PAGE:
Reality TV contestant Jeff Varner spent much of last week apologizing for making the “worst decision” of his life on “Survivor: Game Changers,” and now he’s facing the consequences of that decision in the real world.
Varner claims he lost his position at Allen Tate Real Estate on Thursday because he outed fellow tribe member Zeke Smith as transgender during Wednesday night’s episode of the reality TV competition.
“I didn’t even find out from my company,” Varner told EOnline.com on Saturday. “Suddenly my real estate license was inactive and my current clients [were] left in the dark.”
Varner added, “It took hours after my press junket to get anyone with the company on the phone to tell me personally and even longer to calm my clients, all of whom, by the way, are coming with me to my new firm.”
Allen Tate Real Estate did not immediately respond to The Huffington Post’s request for comment about Varner’s story.
The 51-year-old, who has appeared on “Survivor” three times, said his termination was directly related to the controversy that instantly erupted after the outing episode aired.
“My former boss told me that I was in a news story they wanted nothing to do with,” he told EOnline.com. “I was devastated.” He said he’d warned the firm that headlines might be coming, “but apparently not the people who needed to hear it.”
Varner has faced intense scrutiny and backlash since he tried to save himself from being voted off “Survivor” by asserting that Smith was being “deceptive” by not discussing his gender identity and history with the other competitors.
“There is deception here. Deception on levels … that these guys don’t even understand,” Varner told his teammates. “Why haven’t you told anyone that you’re transgender?”
Smith, a 29-year-old gay asset manager from Brooklyn who has appeared twice on the show, used the shocking moment to draw attention to the danger that trans people face and the potentially deadly consequences of being outed.
“I think he hoped others would believe that trans people are dangerous and fraudulent,” Smith told People magazine. “That reasoning is infinitely worse than him outing me because it’s the same one used to discriminate against, attack and murder trans people. What’s great is that nobody bought it.”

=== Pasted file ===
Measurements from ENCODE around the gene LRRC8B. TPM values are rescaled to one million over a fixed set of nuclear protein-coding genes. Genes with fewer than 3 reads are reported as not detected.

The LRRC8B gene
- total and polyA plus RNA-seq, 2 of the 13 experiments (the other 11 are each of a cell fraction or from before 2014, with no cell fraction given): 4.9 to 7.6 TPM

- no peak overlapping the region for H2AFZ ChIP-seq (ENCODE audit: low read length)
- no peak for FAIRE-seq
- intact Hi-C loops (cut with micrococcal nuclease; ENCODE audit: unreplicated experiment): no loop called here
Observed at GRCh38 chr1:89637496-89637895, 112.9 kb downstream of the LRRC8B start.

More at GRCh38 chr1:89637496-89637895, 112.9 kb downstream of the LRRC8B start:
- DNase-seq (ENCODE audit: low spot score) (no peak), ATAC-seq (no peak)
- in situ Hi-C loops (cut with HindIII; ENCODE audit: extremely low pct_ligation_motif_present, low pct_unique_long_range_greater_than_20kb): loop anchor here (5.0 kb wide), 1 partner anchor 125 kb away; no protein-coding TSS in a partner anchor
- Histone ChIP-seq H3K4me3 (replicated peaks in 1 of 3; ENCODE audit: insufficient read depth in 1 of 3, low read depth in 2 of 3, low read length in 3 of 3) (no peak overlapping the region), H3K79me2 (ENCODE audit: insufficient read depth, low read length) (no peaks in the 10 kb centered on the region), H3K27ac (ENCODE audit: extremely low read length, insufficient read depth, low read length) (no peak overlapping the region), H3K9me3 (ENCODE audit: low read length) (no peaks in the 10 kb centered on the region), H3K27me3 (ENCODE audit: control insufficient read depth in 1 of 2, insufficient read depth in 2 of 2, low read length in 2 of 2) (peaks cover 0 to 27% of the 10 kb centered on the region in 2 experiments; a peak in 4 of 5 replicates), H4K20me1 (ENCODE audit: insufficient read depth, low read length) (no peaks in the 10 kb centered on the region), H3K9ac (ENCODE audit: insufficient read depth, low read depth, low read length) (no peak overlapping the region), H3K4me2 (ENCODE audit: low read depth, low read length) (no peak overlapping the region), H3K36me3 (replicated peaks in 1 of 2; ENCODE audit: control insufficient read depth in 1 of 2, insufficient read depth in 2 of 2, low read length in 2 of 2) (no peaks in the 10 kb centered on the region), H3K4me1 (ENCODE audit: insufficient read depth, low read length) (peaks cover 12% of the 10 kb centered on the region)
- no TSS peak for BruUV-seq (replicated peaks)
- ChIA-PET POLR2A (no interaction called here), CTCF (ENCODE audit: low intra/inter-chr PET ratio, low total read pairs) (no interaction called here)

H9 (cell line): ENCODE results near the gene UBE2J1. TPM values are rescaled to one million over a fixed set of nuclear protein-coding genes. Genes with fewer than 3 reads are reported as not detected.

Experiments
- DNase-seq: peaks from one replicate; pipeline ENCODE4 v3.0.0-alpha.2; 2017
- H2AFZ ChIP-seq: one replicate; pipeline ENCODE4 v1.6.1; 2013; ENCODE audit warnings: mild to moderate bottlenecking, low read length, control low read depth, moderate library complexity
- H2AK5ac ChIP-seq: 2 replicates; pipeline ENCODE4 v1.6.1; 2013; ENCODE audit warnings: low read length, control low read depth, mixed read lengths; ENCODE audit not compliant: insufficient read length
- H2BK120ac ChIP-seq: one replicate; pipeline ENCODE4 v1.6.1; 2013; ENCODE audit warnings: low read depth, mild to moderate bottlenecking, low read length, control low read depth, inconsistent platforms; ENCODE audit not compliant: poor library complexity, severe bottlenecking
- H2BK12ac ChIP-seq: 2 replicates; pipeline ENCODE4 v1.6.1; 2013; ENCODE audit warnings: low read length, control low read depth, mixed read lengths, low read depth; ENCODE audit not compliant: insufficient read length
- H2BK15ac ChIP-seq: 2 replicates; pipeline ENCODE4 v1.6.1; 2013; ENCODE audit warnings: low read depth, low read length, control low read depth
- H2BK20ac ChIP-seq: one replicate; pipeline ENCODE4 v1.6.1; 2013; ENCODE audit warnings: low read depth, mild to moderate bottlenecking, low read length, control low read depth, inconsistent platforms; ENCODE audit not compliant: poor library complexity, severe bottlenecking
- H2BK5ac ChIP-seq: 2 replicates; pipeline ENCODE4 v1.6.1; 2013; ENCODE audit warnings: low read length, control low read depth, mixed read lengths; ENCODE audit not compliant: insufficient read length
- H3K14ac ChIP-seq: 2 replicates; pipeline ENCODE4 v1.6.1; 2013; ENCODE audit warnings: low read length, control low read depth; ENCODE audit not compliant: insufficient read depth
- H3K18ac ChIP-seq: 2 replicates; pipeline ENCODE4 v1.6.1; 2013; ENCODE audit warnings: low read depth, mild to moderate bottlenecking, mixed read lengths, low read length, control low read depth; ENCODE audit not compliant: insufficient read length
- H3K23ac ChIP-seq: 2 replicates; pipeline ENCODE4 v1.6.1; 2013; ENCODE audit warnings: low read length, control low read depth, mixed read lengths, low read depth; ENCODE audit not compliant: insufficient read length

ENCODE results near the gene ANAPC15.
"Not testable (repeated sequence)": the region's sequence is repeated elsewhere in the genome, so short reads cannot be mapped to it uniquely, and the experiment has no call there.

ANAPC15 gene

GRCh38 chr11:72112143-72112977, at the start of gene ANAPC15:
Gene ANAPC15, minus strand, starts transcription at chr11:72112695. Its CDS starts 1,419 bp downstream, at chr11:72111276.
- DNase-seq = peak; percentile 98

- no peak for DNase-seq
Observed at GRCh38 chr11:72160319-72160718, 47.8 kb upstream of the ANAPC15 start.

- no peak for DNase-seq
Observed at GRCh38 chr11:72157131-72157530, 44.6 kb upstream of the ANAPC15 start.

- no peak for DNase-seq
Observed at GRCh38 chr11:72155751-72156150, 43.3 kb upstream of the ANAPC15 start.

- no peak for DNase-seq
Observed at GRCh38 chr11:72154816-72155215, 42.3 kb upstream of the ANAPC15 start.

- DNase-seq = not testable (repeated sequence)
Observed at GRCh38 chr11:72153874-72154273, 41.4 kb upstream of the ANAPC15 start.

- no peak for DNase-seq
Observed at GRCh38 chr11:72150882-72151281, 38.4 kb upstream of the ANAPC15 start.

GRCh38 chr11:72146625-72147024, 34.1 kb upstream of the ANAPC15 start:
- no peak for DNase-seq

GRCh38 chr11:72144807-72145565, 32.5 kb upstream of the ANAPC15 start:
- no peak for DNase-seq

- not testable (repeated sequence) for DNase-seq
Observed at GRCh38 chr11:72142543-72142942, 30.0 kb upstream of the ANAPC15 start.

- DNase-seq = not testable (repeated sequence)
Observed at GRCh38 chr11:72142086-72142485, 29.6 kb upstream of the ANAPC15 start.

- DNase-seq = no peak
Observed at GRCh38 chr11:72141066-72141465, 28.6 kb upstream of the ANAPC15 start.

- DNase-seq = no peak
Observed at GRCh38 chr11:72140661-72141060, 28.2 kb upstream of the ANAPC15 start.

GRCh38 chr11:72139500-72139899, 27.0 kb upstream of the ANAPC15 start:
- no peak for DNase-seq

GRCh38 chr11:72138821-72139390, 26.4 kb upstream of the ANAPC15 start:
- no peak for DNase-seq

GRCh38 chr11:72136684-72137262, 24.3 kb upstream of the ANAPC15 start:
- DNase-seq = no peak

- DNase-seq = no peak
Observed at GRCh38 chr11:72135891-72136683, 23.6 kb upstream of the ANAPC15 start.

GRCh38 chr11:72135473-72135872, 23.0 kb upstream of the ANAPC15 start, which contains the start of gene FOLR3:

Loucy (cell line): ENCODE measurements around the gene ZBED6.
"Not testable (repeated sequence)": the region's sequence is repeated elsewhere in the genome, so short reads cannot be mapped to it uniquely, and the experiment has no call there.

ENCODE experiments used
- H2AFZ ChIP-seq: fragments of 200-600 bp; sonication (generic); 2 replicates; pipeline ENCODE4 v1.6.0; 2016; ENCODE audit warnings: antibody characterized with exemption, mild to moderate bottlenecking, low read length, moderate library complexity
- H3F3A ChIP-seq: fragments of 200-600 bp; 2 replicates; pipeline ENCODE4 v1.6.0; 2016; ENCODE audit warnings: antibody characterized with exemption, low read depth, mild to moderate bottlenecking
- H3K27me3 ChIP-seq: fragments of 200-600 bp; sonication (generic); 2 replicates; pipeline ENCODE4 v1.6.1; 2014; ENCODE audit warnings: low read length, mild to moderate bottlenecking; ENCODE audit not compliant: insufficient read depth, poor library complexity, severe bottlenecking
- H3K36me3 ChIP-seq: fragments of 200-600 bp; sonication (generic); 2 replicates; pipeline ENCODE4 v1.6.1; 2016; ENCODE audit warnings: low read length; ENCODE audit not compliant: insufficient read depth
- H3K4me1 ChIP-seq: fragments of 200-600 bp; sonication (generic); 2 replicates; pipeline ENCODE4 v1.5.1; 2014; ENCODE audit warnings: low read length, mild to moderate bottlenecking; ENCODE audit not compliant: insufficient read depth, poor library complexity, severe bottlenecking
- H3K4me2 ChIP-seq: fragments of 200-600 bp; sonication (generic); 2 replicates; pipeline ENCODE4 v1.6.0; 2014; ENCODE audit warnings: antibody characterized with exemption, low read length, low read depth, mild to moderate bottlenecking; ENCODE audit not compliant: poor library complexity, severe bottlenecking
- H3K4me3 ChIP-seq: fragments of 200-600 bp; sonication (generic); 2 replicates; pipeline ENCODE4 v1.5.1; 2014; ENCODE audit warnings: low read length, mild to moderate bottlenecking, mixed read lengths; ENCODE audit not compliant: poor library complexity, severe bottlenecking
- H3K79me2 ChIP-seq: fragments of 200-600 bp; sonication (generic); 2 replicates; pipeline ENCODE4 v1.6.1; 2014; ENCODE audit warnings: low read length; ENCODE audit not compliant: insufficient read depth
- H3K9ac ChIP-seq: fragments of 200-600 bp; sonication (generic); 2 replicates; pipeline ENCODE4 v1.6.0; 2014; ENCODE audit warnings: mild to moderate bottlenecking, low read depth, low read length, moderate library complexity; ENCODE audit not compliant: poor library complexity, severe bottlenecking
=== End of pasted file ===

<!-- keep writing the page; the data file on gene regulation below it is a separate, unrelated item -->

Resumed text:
Smith, who worked with CBS and GLAAD in the months between the filming of the episode and its airing on Wednesday, offered more thoughts about his very public outing in an op-ed for The Hollywood Reporter on Thursday, including his current feelings about Varner.
“If we’re being perfectly honest with one another, I’ve struggled with that forgiveness in the months following,” Smith wrote. “I can’t foresee us sipping martinis together in Fire Island. While I can reconcile the personal slight of him outing me, I continue to be troubled by his willingness to deploy such a dangerous stereotype on a global platform.”
Varner, who posted an apology on Instagram just moments after the episode aired, said he has been in therapy during the 10 months since filming to deal with the aftermath of the outing.
“I probably sent all the red flags up that I was going to kill myself over this, which, of course, I would never do that as much as I felt like I probably deserved it,” Varner told EOnline.com. “There was a psychologist outside at the path that I walked down and I fell into her arms. It was just great for me.”
Ultimately, he’s just happy to have it out in the open.
“I knew that it would be emotional,” Varner said. “I cried a lot. I sat numb a lot. There was relief that this is finally out there.”
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